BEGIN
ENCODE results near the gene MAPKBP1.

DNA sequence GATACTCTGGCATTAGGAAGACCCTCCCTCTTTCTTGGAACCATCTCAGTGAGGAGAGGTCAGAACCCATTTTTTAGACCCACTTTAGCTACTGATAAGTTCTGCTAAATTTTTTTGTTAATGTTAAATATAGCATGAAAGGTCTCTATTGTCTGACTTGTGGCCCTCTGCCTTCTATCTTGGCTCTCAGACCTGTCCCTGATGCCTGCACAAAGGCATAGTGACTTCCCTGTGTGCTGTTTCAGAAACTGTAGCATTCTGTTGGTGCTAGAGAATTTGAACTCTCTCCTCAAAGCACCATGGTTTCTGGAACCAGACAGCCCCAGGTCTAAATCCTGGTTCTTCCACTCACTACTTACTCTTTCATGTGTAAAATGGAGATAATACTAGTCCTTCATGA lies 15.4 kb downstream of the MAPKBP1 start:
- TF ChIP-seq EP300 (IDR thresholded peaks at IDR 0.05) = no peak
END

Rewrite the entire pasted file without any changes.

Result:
ENCODE results near the gene MAPKBP1.

DNA sequence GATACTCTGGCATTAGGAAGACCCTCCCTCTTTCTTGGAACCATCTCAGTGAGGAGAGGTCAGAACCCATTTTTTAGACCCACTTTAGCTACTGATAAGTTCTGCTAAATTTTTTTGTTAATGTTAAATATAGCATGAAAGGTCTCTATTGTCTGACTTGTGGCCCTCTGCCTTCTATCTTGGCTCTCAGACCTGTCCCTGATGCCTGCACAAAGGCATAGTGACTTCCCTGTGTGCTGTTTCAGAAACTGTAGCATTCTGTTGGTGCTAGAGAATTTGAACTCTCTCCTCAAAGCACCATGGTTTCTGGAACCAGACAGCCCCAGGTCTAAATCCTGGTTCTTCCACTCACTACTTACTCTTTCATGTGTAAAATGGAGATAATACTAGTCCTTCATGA lies 15.4 kb downstream of the MAPKBP1 start:
- TF ChIP-seq EP300 (IDR thresholded peaks at IDR 0.05) = no peak